Laurie Byro









My sister knitted me Spain. Your face in a moon-lit

window, the eyes of women  hidden in olive trees.

The hours pass. We sit cross-legged on a blanket,


the country spreading around us in each blood-dust

stitch she knits. The shedding red matador ribbons,

the fringe as she turns the corner never dropping us,


you throwing back your healthy blood-kissed neck

to laugh. I ask for a terracotta forest, a clay brown

shirt; you hand me a frayed rope, a goat to lead me


up a spilling mountain path. My sister knitted me

Picasso bones and teeth, curly-forest sleep, your

brown-fern hair, the frets on your blue guitar


as the train’s tracks wed your hands. I want to be

married to slowness, the watchful minutes as we

disentangle logy lies, legs that can’t get up and leave.


Shadows that could make Plato’s creatures breathe.

The dark fact of me loved or not. You are miles gone,

coaxing me back into a reflection off train windows.


We miss the plaintive lowing of cave animals that hide

in yellow dust.  My sister knits in a language

that will end with my telling.




Me, as Another Country


Were my body another country, I wish

I’d be France, cloying dark-chocolate dirtying

the cup, my hair fanned out to a parasol drawing


the salty seas of magic, Brittany or Reims

with its smiling angels, pillars of legs and rosy


stained glass eyes. My skin would be marbleized

fruit in a courtyard in Champagne and me emptied

entirely of chattering desire, rained-on slick


and urgent as an alley fills up with geraniums

in window boxes. How peppery-wild the air


as I decay in the yeasty breeze of baguettes rising

off the window-ledges, how sleek and sinewy I am

as I exist only for the purpose of language and holy smells.


Barges shuffle along like old men, meandering

these crooked elbows, no point of destination,


no solution in the grit of lapping canal-water,

how cleansing to be logy-busy, grenouille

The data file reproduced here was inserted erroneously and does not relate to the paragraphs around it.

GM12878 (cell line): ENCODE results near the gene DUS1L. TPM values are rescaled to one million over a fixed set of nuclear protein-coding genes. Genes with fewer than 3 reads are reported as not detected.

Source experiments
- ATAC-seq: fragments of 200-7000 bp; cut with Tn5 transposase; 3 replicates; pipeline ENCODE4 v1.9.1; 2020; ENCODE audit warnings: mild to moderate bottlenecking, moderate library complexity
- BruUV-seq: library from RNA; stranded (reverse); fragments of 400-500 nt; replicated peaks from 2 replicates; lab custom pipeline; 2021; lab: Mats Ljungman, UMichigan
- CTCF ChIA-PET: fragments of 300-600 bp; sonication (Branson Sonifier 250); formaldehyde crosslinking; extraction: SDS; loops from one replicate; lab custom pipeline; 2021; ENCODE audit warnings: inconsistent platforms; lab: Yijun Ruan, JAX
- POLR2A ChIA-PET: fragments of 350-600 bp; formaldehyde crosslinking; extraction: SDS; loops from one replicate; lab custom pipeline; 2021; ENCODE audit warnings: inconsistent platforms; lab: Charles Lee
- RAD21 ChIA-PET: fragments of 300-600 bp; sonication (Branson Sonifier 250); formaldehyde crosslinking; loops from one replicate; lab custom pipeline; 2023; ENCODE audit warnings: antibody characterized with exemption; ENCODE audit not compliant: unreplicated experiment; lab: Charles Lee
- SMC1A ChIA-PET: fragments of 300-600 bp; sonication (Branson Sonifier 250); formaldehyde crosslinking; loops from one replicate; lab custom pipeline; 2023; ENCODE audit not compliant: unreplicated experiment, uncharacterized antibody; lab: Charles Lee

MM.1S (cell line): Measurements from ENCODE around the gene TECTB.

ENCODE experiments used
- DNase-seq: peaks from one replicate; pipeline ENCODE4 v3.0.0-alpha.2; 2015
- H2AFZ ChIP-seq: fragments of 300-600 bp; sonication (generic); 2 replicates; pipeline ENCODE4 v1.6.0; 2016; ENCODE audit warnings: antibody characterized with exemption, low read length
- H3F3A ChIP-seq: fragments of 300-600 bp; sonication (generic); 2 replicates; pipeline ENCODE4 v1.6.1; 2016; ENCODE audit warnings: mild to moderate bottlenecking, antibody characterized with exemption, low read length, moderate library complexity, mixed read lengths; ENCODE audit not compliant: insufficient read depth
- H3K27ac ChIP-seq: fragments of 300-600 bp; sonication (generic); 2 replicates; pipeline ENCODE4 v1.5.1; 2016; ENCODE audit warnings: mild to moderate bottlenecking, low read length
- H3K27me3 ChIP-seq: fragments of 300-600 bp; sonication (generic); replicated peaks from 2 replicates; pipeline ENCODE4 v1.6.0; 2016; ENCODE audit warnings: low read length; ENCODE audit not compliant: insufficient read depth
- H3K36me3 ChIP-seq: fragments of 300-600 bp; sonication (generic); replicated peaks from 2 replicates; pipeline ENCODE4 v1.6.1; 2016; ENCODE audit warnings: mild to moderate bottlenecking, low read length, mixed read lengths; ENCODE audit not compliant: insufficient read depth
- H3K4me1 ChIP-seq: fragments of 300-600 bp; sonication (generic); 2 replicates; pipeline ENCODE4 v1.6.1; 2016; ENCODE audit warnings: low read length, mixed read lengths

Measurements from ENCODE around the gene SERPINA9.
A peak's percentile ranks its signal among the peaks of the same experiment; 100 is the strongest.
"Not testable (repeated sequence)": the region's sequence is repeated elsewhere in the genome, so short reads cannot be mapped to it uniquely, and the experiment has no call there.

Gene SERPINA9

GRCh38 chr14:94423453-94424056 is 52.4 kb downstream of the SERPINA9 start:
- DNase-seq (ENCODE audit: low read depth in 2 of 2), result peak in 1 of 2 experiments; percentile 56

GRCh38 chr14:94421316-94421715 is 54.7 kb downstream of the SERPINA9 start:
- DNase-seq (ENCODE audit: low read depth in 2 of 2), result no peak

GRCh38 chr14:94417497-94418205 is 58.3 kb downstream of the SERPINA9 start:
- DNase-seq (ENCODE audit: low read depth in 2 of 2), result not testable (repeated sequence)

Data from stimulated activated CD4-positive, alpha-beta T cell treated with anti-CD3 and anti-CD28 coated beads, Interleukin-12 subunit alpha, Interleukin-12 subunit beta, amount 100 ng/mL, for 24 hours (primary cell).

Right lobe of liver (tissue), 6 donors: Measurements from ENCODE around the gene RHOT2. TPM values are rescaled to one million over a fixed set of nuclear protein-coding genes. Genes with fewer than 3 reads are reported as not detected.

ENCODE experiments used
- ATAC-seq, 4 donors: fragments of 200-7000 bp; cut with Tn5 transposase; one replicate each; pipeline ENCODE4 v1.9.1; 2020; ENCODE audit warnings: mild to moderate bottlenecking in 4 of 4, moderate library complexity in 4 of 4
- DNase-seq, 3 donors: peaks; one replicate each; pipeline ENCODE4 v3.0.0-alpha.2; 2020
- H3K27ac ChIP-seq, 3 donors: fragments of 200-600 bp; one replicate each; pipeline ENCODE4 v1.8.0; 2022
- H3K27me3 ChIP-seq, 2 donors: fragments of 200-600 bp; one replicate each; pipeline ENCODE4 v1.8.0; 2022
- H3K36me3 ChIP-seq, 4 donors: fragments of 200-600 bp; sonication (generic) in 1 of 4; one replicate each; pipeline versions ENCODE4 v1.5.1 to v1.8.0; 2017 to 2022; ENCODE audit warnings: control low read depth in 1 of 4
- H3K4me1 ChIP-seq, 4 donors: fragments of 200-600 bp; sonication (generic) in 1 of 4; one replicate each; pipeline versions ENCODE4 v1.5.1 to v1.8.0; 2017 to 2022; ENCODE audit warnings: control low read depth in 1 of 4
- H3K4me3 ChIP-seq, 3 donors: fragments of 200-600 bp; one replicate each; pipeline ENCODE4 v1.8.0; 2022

or libellule, how freeing I have become, how pure.






There’s a name that takes on status after you’re dead,

but alive you walk among the trees, muttering


to yourself.  How bleak, they missed all that: she believed

that damselflies had a smell, a witch’s cauldron rising over


the lake.  She told them angel wings rattle in the forest.

Her poems were a failed writer’s “mistake.”  Bleak, freak,


chic, oh well. Oblique, does a poem have a smell?

She could conjure, but never spell.  Even her chums


with their cobweb noises. Oy, she heard those voices.

She keeps racking up words but never a pension. She makes


politicians cringe. There is an illness for what she has.

Words summon her to the fairy houses. She follows vowels


home like a crusty trail. She could never write prose

or something dignified. She had no lineage, her mother was


a plumber,  and has no MFA. Sssh, you might have guessed,

her best friend, says he’s: earnest. They praise her fast


retort, the word they couldn’t remember never mind utter.

You must know her poems were her children, a sordid clan,


brats behaving badly. As a last resort, they praised her ability

to respond with this or that quotation. Left-foot right-foot,


through the forest. Aren’t you tired, of this brief and meager

hobby? Why couldn’t she be a lawyer and make the trains run.


Gnarly bending limbs, a rough line here or there, a strophe bends

low to the ground. Only the sky should covet sound. She praised


real poets, the cardinal’s chatter, she’d hurl words hard

and soft: chartreuse, aquamarine, pearl. A smoldering cinder


became a red thrush about to burst into flame.  Listen,

hummingbird rests on his halo, his laurelled boa of light.



« Dreamworking » is from Luna and « Poet » is from La Dogaressa (nominated for a 2017 pushcart prize).















Laurie Byro has five collections of poetry published, most recently  La Dogaressa and Other Poems (Cowboy Buddha Press) Four books of poetry were published prior to this, among them Gertrude Stein’s Salon and Other Legends (Blue Horse Press) and The Bloomsberies and Other Curiosities: both contain work that received a New Jersey Poetry Prize. Her poetry has received 54 Interboard Competition honors including 10 First Place awards as judged by such notables as Suzanne Lummis, Toi Derricotte and Mark Doty among others. Laurie lives in New Jersey with her husband where she has been  facilitating Circle of Voices poetry discussion in New Jersey libraries the last 18 years.

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